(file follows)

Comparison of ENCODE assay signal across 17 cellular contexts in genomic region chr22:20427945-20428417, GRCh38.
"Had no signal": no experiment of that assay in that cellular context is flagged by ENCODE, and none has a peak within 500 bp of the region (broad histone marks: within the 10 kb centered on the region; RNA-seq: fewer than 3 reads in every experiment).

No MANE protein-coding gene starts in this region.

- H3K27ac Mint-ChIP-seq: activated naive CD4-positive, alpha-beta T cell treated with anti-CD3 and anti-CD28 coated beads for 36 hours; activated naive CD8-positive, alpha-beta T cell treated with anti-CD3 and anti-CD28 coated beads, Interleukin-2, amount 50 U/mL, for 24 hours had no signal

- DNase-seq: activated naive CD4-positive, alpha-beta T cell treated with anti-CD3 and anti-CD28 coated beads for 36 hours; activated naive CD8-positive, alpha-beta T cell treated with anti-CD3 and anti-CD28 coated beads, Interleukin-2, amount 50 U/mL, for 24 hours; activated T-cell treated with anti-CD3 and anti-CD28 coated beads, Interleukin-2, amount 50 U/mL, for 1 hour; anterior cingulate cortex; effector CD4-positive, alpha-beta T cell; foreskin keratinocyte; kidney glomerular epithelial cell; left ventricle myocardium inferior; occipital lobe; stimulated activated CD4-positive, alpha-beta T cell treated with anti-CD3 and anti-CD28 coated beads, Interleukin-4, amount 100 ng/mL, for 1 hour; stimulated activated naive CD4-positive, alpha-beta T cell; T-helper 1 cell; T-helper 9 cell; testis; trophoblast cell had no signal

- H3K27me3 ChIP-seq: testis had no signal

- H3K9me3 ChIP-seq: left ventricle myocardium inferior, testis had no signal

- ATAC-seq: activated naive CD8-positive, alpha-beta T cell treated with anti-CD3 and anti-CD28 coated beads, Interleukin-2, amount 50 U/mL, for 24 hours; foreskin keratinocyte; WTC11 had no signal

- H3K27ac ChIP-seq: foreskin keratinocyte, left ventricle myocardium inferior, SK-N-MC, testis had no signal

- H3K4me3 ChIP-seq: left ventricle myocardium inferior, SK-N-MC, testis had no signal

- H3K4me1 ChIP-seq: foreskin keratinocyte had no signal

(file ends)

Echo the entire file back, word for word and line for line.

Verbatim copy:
Comparison of ENCODE assay signal across 17 cellular contexts in genomic region chr22:20427945-20428417, GRCh38.
"Had no signal": no experiment of that assay in that cellular context is flagged by ENCODE, and none has a peak within 500 bp of the region (broad histone marks: within the 10 kb centered on the region; RNA-seq: fewer than 3 reads in every experiment).

No MANE protein-coding gene starts in this region.

- H3K27ac Mint-ChIP-seq: activated naive CD4-positive, alpha-beta T cell treated with anti-CD3 and anti-CD28 coated beads for 36 hours; activated naive CD8-positive, alpha-beta T cell treated with anti-CD3 and anti-CD28 coated beads, Interleukin-2, amount 50 U/mL, for 24 hours had no signal

- DNase-seq: activated naive CD4-positive, alpha-beta T cell treated with anti-CD3 and anti-CD28 coated beads for 36 hours; activated naive CD8-positive, alpha-beta T cell treated with anti-CD3 and anti-CD28 coated beads, Interleukin-2, amount 50 U/mL, for 24 hours; activated T-cell treated with anti-CD3 and anti-CD28 coated beads, Interleukin-2, amount 50 U/mL, for 1 hour; anterior cingulate cortex; effector CD4-positive, alpha-beta T cell; foreskin keratinocyte; kidney glomerular epithelial cell; left ventricle myocardium inferior; occipital lobe; stimulated activated CD4-positive, alpha-beta T cell treated with anti-CD3 and anti-CD28 coated beads, Interleukin-4, amount 100 ng/mL, for 1 hour; stimulated activated naive CD4-positive, alpha-beta T cell; T-helper 1 cell; T-helper 9 cell; testis; trophoblast cell had no signal

- H3K27me3 ChIP-seq: testis had no signal

- H3K9me3 ChIP-seq: left ventricle myocardium inferior, testis had no signal

- ATAC-seq: activated naive CD8-positive, alpha-beta T cell treated with anti-CD3 and anti-CD28 coated beads, Interleukin-2, amount 50 U/mL, for 24 hours; foreskin keratinocyte; WTC11 had no signal

- H3K27ac ChIP-seq: foreskin keratinocyte, left ventricle myocardium inferior, SK-N-MC, testis had no signal

- H3K4me3 ChIP-seq: left ventricle myocardium inferior, SK-N-MC, testis had no signal

- H3K4me1 ChIP-seq: foreskin keratinocyte had no signal